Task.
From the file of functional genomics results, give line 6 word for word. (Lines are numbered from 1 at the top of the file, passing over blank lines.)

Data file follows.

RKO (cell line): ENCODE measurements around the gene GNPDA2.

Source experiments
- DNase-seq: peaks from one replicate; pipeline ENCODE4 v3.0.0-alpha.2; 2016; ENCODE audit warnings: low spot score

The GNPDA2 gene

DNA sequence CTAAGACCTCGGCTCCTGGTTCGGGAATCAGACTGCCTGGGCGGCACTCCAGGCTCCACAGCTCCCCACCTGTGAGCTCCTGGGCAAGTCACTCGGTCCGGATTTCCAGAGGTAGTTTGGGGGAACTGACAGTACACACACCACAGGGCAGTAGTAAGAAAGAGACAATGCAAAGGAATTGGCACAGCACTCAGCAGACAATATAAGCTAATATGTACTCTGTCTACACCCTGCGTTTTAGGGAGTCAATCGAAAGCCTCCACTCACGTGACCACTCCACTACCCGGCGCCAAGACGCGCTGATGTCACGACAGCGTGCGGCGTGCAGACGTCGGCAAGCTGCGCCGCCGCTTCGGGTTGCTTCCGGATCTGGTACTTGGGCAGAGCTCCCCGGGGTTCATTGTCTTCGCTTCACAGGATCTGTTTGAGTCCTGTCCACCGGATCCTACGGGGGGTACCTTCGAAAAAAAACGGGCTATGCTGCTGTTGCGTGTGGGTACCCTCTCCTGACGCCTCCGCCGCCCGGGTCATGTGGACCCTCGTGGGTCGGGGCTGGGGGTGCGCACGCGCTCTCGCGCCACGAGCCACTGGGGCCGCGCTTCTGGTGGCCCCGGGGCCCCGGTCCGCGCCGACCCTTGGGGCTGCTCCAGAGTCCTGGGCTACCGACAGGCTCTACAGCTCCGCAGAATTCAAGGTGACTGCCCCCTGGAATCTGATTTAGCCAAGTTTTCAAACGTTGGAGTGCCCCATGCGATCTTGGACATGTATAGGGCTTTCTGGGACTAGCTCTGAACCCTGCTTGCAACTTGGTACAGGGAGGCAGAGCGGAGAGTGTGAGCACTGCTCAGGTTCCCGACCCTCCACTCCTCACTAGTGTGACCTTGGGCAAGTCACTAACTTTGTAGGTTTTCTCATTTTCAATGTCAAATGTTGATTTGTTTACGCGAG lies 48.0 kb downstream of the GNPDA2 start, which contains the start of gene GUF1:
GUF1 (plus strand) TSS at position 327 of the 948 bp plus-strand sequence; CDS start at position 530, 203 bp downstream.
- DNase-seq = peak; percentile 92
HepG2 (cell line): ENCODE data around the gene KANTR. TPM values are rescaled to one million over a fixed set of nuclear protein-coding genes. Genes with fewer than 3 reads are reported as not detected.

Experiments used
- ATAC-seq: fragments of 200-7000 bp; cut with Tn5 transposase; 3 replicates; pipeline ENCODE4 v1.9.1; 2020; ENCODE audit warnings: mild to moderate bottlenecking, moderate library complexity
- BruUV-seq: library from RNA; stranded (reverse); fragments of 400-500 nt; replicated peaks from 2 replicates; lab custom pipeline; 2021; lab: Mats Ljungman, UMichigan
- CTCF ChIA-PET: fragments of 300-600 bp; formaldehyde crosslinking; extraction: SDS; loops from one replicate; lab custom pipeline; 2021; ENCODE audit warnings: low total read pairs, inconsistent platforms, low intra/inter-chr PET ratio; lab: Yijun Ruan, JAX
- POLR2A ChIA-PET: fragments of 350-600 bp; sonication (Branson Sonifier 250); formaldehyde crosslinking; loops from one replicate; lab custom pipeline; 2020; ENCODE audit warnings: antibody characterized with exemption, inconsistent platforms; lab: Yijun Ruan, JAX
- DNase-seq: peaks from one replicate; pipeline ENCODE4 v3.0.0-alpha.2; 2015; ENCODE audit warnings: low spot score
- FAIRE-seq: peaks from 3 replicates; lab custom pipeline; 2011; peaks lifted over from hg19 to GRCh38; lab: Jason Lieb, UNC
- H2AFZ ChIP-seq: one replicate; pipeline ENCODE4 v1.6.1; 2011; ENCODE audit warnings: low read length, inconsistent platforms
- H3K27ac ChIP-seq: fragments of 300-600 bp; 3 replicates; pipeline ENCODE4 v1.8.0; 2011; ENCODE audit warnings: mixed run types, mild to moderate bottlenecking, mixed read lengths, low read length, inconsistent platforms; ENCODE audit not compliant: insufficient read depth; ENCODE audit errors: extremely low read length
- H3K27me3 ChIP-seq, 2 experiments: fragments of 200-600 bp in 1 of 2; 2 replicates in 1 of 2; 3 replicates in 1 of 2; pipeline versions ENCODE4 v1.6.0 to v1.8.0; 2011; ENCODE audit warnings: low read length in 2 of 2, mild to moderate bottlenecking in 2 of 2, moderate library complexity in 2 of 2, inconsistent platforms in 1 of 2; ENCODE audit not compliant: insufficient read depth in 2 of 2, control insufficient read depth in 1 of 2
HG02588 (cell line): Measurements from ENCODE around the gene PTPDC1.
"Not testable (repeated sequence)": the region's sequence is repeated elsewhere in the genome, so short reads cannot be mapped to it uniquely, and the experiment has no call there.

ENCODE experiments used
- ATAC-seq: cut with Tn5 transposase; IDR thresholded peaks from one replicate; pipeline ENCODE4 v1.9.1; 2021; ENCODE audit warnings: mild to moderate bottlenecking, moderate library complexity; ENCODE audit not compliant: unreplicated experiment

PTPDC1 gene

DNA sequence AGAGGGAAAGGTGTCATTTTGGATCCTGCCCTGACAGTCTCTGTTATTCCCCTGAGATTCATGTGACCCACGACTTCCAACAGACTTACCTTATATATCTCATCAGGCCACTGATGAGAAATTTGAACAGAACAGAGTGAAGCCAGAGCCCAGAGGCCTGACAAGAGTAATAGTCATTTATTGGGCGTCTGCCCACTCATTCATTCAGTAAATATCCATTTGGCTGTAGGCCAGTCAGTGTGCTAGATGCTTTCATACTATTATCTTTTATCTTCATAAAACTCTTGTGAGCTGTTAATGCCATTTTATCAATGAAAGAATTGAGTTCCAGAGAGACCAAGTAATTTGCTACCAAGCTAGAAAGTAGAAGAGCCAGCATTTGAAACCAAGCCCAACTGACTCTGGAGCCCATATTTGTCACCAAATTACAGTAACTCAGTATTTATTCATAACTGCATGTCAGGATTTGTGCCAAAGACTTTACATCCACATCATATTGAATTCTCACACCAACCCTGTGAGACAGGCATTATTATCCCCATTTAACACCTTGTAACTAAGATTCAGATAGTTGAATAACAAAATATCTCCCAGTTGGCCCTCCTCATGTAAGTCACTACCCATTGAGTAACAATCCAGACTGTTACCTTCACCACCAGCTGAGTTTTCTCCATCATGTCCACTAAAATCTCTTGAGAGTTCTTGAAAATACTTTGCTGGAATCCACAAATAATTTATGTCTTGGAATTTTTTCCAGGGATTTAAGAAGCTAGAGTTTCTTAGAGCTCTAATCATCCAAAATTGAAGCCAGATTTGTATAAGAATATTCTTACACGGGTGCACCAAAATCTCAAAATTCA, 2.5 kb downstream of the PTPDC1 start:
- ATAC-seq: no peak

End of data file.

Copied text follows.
GUF1 (plus strand) TSS at position 327 of the 948 bp plus-strand sequence; CDS start at position 530, 203 bp downstream.